Not everyone who drinks is a poet. Some of us drink because we’re not poets.
-Dudley Moore, in “Arthur”
Twenty-three days. That’s how long I’ve been in this piss-hole. I have a life, I have things to do. I need to be home. I should’ve been home a week ago. Twenty-three days. I need to see Rusty.
I’ve been in some places. Bad places. This place is the worst. We eat shit on a shingle—and that ’s spotting it points—three times a day. We wash walls and mop floors—that’s called “therapy” here—then we get lectures on where we went wrong.
The first thing I’ll do when I leave is find Rusty. God only knows where he is by now. They won’t let Rusty come here, of course. They don’t call this jail. There’s no bars or guards—the rooms are called “dorms”—but I’ve been in jail; this is jail.
I’m not free to leave. I’m not free to walk out the door when I please. I sure as hell would if I could. I need to be home. I need to see Rusty.
This was all a mistake, anyway. I’m not suicidal. I’m a fighter, I fight. You punch me, believe me, I will punch back. But I need to be home. I need to be out in the world again. Or I need to be out of this piss-hole, at least.
People see smoke, they think fire, I get it. But some fires are intentional. Fires are set on purpose, sometimes. I don’t mean like arson. That’s something else. I mean when they do it to get rid of all the dead debris. Enrich the soil, make space for more trees.
I shouldn't have told them here about Rusty. Take my advice—if you are ever thinking of—you know, hurting yourself, for Christ’s sake, don’t tell anyone. You’ll end up in this place, or somewhere just like it. And once you’re locked down in one of these places, they say when you can eat and when you can sleep. You can’t wipe your behind without their o.k.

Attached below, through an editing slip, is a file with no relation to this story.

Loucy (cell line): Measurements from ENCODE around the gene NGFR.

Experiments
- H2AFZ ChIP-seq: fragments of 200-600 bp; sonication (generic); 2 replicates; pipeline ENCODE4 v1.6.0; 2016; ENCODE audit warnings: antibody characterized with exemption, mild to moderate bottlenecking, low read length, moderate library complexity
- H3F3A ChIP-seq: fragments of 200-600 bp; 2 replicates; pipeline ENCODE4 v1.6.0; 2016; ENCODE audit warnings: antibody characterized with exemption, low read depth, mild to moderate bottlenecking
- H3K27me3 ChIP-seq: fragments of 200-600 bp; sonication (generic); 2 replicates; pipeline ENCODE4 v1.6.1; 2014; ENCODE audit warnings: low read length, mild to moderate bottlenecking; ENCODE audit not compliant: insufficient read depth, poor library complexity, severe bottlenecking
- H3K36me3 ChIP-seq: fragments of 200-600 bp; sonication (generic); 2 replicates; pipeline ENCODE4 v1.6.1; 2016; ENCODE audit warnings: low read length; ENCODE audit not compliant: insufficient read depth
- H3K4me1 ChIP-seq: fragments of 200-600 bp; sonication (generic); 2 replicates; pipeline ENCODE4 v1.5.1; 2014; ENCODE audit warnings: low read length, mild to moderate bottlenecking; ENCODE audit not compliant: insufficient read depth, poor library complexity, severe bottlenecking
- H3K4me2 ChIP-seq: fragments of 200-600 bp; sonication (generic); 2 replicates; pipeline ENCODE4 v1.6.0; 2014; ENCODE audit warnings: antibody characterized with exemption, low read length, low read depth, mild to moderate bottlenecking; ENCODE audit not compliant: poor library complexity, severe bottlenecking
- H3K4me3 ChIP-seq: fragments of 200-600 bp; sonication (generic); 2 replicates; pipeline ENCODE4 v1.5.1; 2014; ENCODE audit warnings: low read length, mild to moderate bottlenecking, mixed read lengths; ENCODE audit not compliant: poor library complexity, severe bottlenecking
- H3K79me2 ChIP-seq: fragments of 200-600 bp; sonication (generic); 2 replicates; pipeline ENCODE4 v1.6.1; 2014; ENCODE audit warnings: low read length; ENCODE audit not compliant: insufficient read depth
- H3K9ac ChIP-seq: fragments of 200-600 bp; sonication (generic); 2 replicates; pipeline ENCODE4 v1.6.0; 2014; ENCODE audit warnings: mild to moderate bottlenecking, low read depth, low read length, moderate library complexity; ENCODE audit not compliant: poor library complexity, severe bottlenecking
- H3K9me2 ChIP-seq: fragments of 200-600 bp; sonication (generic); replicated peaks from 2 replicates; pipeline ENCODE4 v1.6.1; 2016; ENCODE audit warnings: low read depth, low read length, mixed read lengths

Out in the world, you take things for granted. Simple things, like eating and sleeping. Changing your underwear. Changing your mind. They change your mind for you, in places like this. No freedom of choice, like you have out there.
See, out in the world you don’t write on the walls. People write on the walls in places like this. I’ve seen things on walls I couldn’t repeat. I saw one today that was actually quite pretty. Poetic, and sad, and it wasn’t just written. It was etched, it was carved. Took some effort, not to mention some planning—like those fires they set on purpose sometimes.
Twenty-three days; they just came and told me. Get packed, you leave in the morning. Home, thank Christ! Where my clothes and my bed are and where I can eat with a real fork and knife.
No sharp objects here. Okay, I get it. But like I said, I’m not suicidal. Sometimes we just need to clear our debris. Enrich our soil, make room for new trees.
Besides, in the end, it hurts no one but me. At home, I have bandages, alcohol—and Rusty. It’s sort of a joke. He’s not. It isn’t; rusty, I mean.
I don’t know who put those words on that wall. But they used something sharp. Whoever it was didn’t write them with a pencil or pen. They carved those words. To be read, to be heard. To be taken in.
It makes you real, when you know someone hears you. Same thing with me. When it’s warm and red. When it’s sharp and it stings.
What hurts, is real. What bleeds, is alive. Something is cold and wrong with the world.
Whoever it was, I think they were right.